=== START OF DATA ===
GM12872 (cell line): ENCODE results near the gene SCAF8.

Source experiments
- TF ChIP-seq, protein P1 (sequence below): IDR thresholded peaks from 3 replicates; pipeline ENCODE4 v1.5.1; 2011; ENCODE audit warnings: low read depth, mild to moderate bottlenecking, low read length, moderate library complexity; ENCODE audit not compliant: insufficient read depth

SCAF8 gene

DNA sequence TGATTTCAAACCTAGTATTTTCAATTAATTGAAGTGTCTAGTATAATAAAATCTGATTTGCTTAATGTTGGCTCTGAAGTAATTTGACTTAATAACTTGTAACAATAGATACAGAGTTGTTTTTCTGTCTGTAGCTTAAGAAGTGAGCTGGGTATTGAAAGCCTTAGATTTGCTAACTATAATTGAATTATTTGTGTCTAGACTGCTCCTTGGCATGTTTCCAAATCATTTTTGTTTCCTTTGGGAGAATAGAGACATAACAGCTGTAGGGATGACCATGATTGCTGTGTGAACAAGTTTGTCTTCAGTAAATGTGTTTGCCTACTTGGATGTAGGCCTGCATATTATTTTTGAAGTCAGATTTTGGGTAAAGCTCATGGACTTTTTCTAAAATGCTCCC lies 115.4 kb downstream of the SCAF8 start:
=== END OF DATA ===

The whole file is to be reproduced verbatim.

GM12872 (cell line): ENCODE results near the gene SCAF8.

Source experiments
- TF ChIP-seq, protein P1 (sequence below): IDR thresholded peaks from 3 replicates; pipeline ENCODE4 v1.5.1; 2011; ENCODE audit warnings: low read depth, mild to moderate bottlenecking, low read length, moderate library complexity; ENCODE audit not compliant: insufficient read depth

SCAF8 gene

DNA sequence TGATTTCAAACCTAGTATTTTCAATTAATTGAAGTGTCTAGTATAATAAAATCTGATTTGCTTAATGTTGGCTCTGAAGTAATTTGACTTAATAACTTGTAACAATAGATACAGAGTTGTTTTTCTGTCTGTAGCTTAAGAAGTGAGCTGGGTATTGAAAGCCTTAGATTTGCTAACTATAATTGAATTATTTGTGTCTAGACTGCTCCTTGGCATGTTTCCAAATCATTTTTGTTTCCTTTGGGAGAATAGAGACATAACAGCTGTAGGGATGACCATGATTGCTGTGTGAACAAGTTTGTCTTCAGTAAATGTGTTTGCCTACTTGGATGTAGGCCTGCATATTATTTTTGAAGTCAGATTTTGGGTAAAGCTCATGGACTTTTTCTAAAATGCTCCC lies 115.4 kb downstream of the SCAF8 start: